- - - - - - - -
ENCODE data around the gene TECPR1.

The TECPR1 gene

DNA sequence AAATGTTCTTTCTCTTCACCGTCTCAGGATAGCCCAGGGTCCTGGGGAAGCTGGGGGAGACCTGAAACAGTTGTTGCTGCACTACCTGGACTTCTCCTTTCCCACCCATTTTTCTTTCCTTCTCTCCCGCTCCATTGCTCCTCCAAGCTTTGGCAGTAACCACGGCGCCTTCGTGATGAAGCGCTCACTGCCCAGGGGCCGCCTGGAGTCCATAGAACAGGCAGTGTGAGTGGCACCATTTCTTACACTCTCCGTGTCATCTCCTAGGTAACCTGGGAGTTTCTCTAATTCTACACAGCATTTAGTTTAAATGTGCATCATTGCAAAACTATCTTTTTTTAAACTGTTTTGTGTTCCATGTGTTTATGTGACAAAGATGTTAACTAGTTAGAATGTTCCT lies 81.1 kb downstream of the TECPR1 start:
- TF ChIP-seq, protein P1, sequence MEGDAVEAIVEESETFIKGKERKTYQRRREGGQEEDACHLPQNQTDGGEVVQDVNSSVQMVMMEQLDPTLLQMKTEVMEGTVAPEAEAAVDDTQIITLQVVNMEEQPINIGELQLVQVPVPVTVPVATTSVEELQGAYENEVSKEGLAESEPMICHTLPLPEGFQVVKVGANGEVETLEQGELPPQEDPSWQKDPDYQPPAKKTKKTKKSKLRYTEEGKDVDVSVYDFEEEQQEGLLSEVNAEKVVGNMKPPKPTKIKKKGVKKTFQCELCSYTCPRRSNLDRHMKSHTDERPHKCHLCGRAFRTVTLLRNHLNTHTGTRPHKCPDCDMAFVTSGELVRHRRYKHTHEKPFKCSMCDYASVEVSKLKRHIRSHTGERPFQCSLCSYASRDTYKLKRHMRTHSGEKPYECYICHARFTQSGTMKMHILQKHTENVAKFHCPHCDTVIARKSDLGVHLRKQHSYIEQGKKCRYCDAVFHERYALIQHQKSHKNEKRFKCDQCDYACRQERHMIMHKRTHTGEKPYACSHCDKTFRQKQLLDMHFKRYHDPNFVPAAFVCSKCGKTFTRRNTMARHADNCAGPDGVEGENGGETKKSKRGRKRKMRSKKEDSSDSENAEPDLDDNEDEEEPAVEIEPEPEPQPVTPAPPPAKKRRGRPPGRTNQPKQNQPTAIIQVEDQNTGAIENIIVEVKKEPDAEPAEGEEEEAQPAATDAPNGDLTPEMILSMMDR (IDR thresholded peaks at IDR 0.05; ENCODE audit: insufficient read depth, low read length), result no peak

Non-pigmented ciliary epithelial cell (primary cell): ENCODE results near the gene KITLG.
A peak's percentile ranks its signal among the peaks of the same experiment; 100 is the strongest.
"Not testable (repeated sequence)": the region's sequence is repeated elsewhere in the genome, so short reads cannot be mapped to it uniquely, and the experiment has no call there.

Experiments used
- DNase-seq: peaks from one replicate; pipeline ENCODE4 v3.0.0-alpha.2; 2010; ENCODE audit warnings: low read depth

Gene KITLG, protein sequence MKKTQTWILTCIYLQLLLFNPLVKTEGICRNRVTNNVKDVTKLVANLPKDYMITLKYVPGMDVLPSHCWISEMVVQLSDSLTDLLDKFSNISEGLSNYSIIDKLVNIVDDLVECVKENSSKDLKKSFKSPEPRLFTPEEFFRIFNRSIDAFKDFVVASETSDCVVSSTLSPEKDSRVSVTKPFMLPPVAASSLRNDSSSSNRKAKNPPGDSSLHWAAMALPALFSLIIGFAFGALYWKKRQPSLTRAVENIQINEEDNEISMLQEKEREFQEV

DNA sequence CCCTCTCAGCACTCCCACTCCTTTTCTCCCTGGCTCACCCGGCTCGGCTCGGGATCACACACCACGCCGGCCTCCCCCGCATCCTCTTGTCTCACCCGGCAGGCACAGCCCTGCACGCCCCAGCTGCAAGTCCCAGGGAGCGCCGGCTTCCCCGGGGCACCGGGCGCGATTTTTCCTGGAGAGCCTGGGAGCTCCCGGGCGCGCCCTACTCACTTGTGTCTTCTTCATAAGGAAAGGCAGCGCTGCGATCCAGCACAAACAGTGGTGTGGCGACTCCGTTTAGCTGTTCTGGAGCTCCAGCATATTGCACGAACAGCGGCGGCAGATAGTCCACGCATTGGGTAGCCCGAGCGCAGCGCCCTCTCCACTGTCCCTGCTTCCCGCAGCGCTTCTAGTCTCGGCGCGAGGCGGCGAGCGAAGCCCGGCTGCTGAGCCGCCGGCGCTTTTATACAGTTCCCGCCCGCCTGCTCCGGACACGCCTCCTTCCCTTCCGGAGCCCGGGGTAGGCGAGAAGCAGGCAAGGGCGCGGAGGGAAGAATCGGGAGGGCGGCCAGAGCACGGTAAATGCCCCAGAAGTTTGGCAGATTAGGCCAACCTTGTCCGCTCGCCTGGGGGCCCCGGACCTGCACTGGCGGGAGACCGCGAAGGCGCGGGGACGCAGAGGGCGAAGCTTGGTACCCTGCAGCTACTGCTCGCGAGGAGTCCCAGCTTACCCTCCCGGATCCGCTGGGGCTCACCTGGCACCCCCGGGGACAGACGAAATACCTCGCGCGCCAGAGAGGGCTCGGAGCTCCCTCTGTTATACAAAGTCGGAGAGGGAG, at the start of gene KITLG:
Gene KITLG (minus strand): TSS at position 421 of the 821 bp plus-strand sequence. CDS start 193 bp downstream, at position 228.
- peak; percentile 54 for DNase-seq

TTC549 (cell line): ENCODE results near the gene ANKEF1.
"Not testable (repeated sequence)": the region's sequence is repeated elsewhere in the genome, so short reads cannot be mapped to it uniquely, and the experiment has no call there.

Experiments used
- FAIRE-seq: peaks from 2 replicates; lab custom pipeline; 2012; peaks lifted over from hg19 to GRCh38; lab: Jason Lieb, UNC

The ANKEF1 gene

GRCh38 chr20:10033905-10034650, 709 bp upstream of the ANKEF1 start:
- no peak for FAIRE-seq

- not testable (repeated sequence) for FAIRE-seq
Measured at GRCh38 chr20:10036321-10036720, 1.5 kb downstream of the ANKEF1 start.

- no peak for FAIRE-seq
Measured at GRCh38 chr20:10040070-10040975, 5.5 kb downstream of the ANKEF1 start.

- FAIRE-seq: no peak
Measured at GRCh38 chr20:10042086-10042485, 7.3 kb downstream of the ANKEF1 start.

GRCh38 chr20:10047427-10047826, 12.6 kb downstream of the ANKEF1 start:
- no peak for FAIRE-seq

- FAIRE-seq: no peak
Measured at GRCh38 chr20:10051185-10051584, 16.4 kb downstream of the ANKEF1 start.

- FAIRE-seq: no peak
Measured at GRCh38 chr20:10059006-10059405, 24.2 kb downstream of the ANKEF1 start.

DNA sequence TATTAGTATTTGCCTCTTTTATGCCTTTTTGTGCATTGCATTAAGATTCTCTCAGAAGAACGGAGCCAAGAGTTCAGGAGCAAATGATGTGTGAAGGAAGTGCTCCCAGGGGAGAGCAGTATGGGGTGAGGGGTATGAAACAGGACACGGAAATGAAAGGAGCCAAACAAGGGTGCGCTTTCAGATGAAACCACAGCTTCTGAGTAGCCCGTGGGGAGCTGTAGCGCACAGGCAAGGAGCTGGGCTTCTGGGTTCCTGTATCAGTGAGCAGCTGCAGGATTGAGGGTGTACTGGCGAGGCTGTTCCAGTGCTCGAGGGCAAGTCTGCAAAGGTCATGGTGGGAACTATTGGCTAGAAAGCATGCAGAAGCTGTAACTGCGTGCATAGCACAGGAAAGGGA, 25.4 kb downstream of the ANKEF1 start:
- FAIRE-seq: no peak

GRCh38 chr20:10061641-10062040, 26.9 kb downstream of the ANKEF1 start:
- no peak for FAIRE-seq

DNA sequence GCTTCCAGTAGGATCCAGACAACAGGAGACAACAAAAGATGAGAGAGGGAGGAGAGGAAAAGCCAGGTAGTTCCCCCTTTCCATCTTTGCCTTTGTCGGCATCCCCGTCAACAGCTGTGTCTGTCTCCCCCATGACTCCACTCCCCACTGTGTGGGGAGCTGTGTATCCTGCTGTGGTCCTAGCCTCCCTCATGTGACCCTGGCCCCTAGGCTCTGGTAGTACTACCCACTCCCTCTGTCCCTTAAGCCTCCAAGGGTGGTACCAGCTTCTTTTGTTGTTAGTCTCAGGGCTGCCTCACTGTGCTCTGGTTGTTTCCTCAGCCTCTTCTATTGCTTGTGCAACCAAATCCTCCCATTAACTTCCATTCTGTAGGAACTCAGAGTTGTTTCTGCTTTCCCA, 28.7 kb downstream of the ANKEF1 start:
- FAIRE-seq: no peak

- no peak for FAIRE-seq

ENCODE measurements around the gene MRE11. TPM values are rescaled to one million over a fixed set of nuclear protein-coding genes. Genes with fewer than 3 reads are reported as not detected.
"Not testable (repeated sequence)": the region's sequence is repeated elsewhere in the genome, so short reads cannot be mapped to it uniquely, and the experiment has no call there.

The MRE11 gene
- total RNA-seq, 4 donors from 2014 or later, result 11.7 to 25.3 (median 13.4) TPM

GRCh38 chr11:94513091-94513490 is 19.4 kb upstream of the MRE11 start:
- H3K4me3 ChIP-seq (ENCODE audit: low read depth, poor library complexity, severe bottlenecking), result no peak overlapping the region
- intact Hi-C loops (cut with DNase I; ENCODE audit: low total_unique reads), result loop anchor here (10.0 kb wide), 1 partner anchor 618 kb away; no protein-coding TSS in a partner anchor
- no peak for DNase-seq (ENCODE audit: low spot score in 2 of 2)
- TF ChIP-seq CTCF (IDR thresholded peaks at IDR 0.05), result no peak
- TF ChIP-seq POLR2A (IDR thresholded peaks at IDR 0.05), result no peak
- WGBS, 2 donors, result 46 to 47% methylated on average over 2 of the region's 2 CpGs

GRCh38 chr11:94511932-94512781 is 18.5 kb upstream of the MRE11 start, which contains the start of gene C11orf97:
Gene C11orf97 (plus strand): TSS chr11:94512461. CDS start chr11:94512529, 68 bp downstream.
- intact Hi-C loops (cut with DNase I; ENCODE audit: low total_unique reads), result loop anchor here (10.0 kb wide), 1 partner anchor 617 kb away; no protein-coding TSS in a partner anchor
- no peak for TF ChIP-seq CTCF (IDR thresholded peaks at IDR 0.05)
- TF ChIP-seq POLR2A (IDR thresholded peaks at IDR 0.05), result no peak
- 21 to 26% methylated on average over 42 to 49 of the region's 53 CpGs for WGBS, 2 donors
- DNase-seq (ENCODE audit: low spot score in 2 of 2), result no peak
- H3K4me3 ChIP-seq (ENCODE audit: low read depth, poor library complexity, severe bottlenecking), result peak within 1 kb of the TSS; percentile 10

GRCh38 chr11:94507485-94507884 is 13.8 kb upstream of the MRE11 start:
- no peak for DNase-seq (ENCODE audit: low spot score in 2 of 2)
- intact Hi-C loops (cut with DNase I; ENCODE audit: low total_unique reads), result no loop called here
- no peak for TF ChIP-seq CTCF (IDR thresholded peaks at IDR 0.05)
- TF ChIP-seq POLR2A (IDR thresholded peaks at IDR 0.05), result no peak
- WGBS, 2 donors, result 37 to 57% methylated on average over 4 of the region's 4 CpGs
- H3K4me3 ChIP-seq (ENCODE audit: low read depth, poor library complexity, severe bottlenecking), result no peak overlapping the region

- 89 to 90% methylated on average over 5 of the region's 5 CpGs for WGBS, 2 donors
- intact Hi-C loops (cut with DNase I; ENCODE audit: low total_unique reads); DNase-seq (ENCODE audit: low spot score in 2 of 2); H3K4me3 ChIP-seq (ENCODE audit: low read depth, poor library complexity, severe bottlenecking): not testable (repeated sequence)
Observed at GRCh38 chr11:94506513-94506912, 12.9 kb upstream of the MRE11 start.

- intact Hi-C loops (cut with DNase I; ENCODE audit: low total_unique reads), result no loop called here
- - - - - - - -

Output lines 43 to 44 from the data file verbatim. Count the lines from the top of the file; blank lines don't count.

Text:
- total RNA-seq, 4 donors from 2014 or later, result 11.7 to 25.3 (median 13.4) TPM

GRCh38 chr11:94513091-94513490 is 19.4 kb upstream of the MRE11 start: